When Should You Use Duplicate Content for SEO?

Duplicate Content in San Diego, CA

When the same content appears on multiple pages online it is called duplicate content. Google defines duplicate content as “substantive blocks of content within or across domains that either completely match other content or are appreciably similar.” When a user searches for something, Google tries to return unique and distinct content. If there is duplicate content on several websites, Google will filter out the websites and try to show just one page with the information. Most of the time Google is fairly understanding of duplicate content, especially because much of the information floating around the Internet is duplicate content. Intent is everything, and search engines know San Diego SEO companies and other businesses use duplications for valid reasons, such as those given in the examples below.

Shared Content

Sometimes you find great content on another site and want to share it on your website, which ultimately helps bring traffic to your page as well as the site you sourced the original content from.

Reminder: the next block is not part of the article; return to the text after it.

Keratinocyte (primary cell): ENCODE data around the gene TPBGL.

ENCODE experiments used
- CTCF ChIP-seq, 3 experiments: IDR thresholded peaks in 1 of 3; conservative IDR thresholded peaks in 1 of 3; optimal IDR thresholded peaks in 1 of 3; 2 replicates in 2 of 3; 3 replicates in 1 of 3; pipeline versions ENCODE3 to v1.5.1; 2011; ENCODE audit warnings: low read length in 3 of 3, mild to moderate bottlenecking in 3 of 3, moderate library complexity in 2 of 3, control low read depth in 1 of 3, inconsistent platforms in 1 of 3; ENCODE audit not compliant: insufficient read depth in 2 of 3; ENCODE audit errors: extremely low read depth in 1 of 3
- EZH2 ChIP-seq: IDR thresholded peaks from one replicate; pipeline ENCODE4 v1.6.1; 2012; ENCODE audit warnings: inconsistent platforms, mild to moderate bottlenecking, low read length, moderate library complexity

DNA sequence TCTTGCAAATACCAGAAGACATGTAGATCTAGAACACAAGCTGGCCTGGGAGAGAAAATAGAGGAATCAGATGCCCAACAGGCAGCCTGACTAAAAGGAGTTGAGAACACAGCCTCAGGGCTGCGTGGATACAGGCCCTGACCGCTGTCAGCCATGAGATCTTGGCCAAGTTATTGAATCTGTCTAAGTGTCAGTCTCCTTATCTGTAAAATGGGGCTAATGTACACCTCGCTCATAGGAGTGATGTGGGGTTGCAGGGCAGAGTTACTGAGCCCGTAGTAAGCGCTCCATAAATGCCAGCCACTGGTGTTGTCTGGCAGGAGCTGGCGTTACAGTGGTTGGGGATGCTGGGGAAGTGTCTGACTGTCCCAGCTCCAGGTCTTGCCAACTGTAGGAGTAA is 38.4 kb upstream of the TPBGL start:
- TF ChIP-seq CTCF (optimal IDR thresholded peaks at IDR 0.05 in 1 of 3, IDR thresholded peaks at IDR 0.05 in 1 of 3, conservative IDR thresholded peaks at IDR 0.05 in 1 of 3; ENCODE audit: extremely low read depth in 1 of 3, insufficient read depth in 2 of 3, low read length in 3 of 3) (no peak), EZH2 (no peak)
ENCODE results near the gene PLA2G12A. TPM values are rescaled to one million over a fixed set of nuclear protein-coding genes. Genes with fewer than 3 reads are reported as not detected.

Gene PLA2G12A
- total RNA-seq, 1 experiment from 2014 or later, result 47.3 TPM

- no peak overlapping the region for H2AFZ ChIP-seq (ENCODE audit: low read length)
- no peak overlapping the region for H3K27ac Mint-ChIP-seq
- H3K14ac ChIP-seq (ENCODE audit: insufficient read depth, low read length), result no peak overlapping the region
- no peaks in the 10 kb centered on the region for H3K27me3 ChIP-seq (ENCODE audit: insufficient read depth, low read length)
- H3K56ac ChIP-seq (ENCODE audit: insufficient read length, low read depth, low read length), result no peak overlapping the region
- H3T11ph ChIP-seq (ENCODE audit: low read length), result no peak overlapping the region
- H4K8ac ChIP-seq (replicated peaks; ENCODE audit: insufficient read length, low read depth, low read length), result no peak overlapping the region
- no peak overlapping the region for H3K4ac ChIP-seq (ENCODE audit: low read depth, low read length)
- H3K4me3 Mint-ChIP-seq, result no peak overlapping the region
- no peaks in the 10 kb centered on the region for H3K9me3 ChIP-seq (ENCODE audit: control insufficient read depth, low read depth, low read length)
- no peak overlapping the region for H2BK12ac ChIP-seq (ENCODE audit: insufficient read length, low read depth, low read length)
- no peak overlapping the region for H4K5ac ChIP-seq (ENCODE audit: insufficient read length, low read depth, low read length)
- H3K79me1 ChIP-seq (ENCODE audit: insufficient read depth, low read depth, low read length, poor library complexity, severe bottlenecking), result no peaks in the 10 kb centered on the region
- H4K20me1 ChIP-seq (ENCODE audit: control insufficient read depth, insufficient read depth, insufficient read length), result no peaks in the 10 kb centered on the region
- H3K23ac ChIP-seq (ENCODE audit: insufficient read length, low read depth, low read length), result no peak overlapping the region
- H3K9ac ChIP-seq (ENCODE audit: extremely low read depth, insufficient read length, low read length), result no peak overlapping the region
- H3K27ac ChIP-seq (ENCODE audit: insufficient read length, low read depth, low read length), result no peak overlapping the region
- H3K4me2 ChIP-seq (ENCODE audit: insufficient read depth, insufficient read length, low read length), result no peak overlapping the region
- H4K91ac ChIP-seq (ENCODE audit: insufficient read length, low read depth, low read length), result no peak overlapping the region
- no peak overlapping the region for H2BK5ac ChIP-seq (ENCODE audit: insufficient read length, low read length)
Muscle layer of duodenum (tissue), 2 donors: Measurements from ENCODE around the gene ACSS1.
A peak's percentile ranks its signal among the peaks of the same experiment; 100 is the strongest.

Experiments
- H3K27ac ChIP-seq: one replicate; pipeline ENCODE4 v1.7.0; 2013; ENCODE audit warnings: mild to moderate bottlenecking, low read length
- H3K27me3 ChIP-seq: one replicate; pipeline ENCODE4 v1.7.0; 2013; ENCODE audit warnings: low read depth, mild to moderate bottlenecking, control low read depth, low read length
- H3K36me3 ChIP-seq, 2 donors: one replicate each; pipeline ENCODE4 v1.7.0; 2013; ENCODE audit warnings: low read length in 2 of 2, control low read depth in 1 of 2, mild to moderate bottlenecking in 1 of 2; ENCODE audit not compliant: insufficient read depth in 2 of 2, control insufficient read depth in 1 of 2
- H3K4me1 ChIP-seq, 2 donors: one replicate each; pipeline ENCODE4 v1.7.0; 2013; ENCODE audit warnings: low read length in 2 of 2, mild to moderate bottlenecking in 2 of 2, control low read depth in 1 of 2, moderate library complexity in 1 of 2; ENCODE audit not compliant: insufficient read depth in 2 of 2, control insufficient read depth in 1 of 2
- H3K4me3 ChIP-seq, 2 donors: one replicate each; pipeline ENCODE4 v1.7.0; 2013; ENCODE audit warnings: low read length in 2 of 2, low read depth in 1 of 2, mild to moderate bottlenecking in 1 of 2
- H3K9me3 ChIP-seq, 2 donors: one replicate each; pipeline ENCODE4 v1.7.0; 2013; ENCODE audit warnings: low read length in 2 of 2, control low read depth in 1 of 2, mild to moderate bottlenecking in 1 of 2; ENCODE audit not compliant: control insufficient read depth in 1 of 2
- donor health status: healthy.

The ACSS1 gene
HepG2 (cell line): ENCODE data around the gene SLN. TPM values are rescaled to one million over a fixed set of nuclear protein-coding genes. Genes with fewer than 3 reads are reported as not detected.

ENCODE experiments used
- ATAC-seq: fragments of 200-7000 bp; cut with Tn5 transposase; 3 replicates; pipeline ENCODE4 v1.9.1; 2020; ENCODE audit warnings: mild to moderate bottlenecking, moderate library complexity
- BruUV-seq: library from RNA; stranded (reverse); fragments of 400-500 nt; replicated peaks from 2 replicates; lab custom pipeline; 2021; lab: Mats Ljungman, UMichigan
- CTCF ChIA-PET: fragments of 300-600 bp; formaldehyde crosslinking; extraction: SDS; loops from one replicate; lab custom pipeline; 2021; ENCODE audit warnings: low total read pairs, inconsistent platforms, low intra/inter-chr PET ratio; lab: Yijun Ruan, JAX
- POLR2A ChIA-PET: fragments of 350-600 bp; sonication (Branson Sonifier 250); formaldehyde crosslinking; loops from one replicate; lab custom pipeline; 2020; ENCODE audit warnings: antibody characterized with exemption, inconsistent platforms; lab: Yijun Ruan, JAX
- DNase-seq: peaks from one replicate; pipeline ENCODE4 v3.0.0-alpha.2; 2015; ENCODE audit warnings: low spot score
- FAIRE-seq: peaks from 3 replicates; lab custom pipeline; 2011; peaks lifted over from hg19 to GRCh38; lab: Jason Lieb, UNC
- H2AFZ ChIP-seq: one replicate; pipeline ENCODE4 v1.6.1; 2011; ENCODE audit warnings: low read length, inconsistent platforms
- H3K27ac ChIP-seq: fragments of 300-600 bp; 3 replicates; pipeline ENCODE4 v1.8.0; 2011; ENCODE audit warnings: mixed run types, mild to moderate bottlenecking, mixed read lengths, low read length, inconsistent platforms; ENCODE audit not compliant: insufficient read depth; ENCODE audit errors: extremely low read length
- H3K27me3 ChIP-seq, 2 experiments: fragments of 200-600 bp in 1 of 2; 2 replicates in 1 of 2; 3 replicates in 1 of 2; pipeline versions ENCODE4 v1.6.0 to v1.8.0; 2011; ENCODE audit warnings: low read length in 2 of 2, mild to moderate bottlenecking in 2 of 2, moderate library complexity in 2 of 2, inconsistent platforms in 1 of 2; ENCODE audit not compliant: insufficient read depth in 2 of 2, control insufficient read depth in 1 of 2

Duplicated Product Information

This usually happens on e-commerce sites because manufacturers often provide the same product information and images to several different sites selling their goods.

Printer and Normal Version

Some blogs might have printer versions and regular versions of their web pages, which may be counted as duplicate content.

Duplicate Information on Sorted Product Lists

Sometime e-commerce sites have the option of sorting product lists according to price, category, or even alphabetically. When these separate lists are generated, you can end up with multiple pages carrying the same content.

Duplicate content is very common on the Internet and is not the most effective online marketing strategy. According to Google, duplicate content is only problematic if it is considered to be spam. If the same content appears on several different websites, it will get ranked down or even banned if it is spam or if Google thinks an attempt to manipulate the system has been made. Therefore, it is important to take steps to ensure you give credit where it is due. Let Google know through various solutions such as canonicalization, which involves letting the search engine know which is the preferred page you want users to see. You can take care of this problem by using links to take users back to the website where the content originally appeared, or you can also avoid using duplicate content altogether.